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Uptown Transfer

Falai’s cozy feel is pure LES, but the food is from a different Zip Code.

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The bar at Falai.  

It’s an occupational hazard among dining critics in this restaurant-obsessed town to be barraged with complaints, suggestions, and plaintive tips about places you may have dimly heard of, never gotten to, or simply overlooked. Lately I’ve been hearing a lot about a small Italian restaurant on Clinton Street called Falai, which opened last February. Falai seems to have developed a following among uptown connoisseurs who favor fashionable new places downtown, and among fashionable Italians who like to dine in places that remind them of their fashionable restaurants back home. The recommendation of this latter group piqued the interest of my wife, which is how we found ourselves sitting at one of Falai’s little tables, admiring the clean, tidy whiteness of the décor. There were all sorts of esoteric and potentially delicious pastas on the menu (cocoa-flavored pappardelle, squid-ink garganelli tossed with lobster). A group of Italians sat next to us, wreathed in Armani scarves. My wife glanced at them, then at me. I can’t believe you missed this place, she said.

My wife’s taste in restaurants has been well documented, of course. She favors smaller establishments, places where the food is refined but not overly precious, and where you can have a conversation without having to shout. She likes modest prices and uncluttered menus, and rooms designed not with a grand, theatrical theme in mind but from a singular, settled point of view. Many of the places she likes tend to be run by a single proprietor, so it’s no surprise that Falai is the brainchild of Iacopo Falai, who worked for several years as a pastry chef at Le Cirque 2000. His restaurant occupies a narrow storefront space that used to house a neighborhood card shop. The storefront remains intact, but Falai has put a dining table in one window and his wine rack in the other. Inside, a single row of tables runs along one side of the room, and a white marble bar along the other. Small glittering crystals hang over the bar, and the walls are decorated with big floral designs delicately painted in shades of white and gray. In the Clinton Street tradition, the kitchen is tiny and open, and it includes a bread oven, which means the room is often infused with the smell of freshly baked bread.

Tiny open kitchens tend to produce tiny, limited menus, but not here. The first dish we tried was a special, four eggshells filled with scrambled eggs, chives, and cream, each topped with a spoonful of caviar. After that came a small terrine filled with a chewy flan made with buffalo ricotta, and a little brick of white polenta smothered in braised chicken livers, chanterelle mushrooms, and dates. My plate of baby octopus was too chewy even for such a relentlessly chewy dish, and a fancy rendering of grilled radicchio (from Treviso, with balsamic vinegar and Fontina cheese) tasted, well, like grilled radicchio. But an elegant little appetizer called sfogliata turned out to be a nice seasonal mixture of butternut squash and porcini mushrooms interspersed with Parmesan crisps and dripped with a taleggio-cheese foam. This being truffle season in fancy Italian restaurants all around town, there were several truffle dishes. The best was the eggy house fettuccini, tossed simply with butter and piled (for $45 a plate) with shavings of white truffle from Alba.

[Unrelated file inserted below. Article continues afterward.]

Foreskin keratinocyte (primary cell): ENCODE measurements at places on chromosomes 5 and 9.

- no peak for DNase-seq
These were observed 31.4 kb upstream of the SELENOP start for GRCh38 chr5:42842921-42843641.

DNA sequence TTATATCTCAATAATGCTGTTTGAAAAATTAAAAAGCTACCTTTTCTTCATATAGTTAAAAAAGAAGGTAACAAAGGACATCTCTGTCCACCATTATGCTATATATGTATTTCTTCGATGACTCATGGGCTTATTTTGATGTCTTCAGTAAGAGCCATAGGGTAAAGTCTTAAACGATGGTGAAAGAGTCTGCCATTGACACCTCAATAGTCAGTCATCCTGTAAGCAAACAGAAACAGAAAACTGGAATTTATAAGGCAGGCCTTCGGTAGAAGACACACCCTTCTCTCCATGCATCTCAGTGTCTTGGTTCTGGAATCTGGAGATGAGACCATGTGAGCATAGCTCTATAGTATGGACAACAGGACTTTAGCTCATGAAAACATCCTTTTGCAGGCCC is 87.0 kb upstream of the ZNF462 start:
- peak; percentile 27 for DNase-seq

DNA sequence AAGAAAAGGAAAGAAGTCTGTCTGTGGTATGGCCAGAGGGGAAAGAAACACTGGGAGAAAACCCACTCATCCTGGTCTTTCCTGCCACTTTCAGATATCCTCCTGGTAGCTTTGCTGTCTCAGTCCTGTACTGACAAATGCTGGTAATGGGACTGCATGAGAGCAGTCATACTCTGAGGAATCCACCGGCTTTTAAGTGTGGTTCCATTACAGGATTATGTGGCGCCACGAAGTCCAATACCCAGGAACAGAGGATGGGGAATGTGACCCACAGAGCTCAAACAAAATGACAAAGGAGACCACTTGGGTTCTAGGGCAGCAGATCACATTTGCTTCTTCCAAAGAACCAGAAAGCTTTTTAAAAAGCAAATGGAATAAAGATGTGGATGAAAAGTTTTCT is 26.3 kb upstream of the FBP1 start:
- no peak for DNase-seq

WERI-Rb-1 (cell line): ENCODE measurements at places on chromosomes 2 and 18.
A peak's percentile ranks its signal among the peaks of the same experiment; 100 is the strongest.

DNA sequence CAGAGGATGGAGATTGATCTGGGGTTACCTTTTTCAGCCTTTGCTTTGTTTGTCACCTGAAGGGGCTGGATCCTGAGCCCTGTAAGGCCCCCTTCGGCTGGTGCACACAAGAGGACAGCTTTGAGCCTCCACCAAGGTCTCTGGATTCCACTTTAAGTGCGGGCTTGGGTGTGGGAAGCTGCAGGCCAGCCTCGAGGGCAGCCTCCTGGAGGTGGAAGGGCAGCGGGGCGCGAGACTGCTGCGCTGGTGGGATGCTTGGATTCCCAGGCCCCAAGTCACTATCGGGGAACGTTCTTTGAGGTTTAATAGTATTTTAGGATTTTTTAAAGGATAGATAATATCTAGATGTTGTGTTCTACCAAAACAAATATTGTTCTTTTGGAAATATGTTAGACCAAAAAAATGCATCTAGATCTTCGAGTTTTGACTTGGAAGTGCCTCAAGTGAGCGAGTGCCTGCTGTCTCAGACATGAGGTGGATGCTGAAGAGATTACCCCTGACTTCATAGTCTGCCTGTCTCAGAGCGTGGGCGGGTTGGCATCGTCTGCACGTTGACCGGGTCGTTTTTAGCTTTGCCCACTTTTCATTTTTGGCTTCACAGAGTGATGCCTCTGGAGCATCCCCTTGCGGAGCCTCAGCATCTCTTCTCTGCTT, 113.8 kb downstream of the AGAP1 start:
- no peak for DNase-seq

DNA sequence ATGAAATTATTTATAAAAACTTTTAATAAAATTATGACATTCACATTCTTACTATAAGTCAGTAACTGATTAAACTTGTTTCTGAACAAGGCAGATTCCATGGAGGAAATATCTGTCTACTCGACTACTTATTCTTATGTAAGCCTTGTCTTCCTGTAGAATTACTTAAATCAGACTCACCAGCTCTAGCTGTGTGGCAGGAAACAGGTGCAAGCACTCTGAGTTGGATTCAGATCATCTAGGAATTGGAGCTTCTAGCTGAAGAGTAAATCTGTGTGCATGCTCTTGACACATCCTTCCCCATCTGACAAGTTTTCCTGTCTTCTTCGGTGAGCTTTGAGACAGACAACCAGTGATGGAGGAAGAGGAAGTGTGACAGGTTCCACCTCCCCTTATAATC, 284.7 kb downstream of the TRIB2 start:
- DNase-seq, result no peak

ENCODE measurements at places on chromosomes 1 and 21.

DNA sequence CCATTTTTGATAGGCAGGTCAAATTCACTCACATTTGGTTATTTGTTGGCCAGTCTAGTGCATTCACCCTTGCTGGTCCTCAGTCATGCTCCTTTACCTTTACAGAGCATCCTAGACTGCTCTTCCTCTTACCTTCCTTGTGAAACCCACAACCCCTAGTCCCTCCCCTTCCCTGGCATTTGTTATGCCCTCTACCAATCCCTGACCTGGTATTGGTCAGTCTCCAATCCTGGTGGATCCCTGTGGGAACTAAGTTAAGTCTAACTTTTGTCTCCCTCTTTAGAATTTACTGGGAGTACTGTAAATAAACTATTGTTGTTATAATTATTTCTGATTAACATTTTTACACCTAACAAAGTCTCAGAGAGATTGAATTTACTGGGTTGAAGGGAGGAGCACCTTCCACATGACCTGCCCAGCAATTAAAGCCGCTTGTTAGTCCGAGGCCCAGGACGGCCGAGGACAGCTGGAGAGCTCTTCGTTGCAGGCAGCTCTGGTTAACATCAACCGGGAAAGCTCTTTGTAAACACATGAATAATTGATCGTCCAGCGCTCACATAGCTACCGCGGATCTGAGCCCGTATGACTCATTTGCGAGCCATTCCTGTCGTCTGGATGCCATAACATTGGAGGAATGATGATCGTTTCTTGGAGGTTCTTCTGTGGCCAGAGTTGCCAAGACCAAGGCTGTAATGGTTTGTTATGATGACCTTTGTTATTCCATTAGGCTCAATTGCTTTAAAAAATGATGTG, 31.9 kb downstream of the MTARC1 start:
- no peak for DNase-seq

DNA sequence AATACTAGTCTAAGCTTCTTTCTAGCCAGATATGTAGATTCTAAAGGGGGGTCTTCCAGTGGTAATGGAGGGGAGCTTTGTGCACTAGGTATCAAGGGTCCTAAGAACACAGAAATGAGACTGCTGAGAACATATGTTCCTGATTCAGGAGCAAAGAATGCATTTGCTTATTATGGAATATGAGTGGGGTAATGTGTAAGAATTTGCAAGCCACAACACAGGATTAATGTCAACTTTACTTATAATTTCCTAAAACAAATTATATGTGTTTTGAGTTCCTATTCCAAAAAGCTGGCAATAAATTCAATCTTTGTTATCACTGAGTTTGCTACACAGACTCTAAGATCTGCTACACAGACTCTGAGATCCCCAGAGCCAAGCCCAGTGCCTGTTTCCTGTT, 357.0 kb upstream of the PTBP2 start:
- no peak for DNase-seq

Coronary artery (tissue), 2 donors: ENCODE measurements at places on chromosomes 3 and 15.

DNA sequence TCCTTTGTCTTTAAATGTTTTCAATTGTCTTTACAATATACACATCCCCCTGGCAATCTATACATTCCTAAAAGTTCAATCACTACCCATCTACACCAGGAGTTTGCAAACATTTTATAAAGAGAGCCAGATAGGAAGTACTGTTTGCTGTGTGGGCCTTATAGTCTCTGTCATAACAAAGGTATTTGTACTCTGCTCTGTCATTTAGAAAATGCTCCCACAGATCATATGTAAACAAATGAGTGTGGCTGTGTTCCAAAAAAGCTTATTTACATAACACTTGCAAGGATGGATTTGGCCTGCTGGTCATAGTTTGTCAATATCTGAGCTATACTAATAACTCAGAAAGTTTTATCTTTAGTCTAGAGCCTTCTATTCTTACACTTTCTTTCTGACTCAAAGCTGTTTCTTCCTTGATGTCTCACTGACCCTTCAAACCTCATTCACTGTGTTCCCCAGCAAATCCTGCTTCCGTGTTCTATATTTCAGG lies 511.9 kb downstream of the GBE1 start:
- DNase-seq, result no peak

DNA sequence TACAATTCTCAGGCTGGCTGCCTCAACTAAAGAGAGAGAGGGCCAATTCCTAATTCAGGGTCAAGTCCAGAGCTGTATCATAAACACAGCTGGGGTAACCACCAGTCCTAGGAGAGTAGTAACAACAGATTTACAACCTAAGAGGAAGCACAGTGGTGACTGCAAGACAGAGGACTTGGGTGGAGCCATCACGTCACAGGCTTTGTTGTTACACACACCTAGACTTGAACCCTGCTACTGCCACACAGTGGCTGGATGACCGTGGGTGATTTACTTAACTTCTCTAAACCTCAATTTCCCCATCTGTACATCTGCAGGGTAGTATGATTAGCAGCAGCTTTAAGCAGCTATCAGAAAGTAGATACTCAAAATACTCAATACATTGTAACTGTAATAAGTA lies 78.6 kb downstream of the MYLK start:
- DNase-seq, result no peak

If you think the appearance of $45 plates of fettuccini with white truffles is a sign that Clinton Street’s beatnik culinary revolution is over, you might be correct. Still, the people at Falai have taken some pains to incorporate themselves into what remains of the old neighborhood. Falai recently opened a bakery on Clinton and Rivington, and various items in the restaurant (plastic place mats) come from local bodegas.

There’s nothing downtown about the pastas, however, which include very good ravioli stuffed with braised short rib (a special), and tortelli wrapped around a mash of pork sausage and potatoes, which you’re supposed to consume while sipping apple consommé from a glass teacup. The squid-ink garganelli and cocoa pappardelle (with a venison ragù) are both fine, but if you order one pasta dish, my wife suggests the spinach-and-ricotta gnudi, which are served in a pool of brown butter. I would suggest the risotto, which is not gooey or sodden but creamy and lightly crunchy, and folded with Parmesan cheese and sweet balsamic vinegar.

Often after a barrage of rich pastas like these, the entrées can have a deadening effect. But at Falai, the food has a kind of self-conscious lightness to it, which, in this time of post-holiday of fasting and abstinence, appeals even to avowed fatsos like me. Among seafood dishes, you can choose from effete little portions of arctic char (a very non-Italian fish served with very Italian braised lentils and a delicious mix of leeks, black olives, and cream) and a good, fresh fillet of branzino, crusted with bread crumbs and sunflower seeds and balanced over a mound of braised cabbage mixed with raisins and pancetta. Codfish comes in a sweet tomato-based stew with shucked clams and a sprinkling of crunchy fried capers, and the duck breast (served with pears and a broccoli-rabe purée), glazed with honey, has a sweet, almost tunalike tenderness to it. Even the excellent lamb chops (at $25, the most expensive dish at Falai not involving white truffles) are obscured in a tasteful little casserole of baby vegetables.


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